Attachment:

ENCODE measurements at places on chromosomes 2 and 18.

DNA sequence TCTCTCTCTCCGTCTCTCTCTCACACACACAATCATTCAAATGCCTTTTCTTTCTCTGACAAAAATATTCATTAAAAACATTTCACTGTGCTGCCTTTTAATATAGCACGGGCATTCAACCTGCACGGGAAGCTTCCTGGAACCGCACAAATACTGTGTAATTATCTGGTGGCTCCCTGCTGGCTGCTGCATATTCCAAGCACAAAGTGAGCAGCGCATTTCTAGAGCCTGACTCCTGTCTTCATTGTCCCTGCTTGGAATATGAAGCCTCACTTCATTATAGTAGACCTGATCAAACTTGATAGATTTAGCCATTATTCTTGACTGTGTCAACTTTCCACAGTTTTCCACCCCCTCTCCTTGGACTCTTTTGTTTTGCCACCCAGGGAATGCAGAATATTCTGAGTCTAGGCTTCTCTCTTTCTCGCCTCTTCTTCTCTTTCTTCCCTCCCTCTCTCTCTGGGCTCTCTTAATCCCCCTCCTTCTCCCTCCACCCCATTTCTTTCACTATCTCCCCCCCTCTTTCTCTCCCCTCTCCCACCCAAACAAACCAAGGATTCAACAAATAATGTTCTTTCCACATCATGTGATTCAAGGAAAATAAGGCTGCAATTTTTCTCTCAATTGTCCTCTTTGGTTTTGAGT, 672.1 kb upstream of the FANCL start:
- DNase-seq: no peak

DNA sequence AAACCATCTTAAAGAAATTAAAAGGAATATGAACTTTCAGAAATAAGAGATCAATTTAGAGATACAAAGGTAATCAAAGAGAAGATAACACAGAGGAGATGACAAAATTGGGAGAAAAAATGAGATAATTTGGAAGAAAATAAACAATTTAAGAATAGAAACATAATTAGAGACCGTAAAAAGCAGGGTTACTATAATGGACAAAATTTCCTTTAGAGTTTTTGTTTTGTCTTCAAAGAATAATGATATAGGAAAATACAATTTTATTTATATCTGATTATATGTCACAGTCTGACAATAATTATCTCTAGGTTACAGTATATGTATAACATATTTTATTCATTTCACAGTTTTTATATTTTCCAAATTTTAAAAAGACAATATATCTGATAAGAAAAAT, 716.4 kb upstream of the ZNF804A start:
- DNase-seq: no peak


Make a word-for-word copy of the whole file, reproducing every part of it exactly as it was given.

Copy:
ENCODE measurements at places on chromosomes 2 and 18.

DNA sequence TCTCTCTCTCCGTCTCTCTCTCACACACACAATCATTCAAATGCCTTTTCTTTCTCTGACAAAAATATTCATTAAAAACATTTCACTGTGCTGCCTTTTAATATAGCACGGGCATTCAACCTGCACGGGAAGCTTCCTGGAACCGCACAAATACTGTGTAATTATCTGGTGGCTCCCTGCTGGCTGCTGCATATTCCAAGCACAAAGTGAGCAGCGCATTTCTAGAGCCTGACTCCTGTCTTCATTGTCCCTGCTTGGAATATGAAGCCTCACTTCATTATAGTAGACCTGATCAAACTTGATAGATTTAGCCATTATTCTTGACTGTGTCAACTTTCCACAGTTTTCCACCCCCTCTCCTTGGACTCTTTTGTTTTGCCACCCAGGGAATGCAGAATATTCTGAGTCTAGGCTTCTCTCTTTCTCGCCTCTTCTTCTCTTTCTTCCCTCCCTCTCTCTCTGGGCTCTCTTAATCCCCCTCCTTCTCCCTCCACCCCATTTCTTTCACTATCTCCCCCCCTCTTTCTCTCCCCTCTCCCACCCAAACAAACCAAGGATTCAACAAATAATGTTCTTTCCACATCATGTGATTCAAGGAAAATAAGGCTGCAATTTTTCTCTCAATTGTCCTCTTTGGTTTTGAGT, 672.1 kb upstream of the FANCL start:
- DNase-seq: no peak

DNA sequence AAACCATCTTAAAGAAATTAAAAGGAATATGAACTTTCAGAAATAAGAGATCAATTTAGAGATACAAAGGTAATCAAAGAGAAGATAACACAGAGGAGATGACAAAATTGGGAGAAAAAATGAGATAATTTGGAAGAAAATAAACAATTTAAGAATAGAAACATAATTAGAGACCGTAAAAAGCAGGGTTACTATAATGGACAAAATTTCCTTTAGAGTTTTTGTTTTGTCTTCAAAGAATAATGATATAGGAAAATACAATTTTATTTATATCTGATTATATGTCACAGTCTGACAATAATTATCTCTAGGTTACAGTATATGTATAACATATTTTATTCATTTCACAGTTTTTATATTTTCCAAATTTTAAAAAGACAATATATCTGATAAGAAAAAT, 716.4 kb upstream of the ZNF804A start:
- DNase-seq: no peak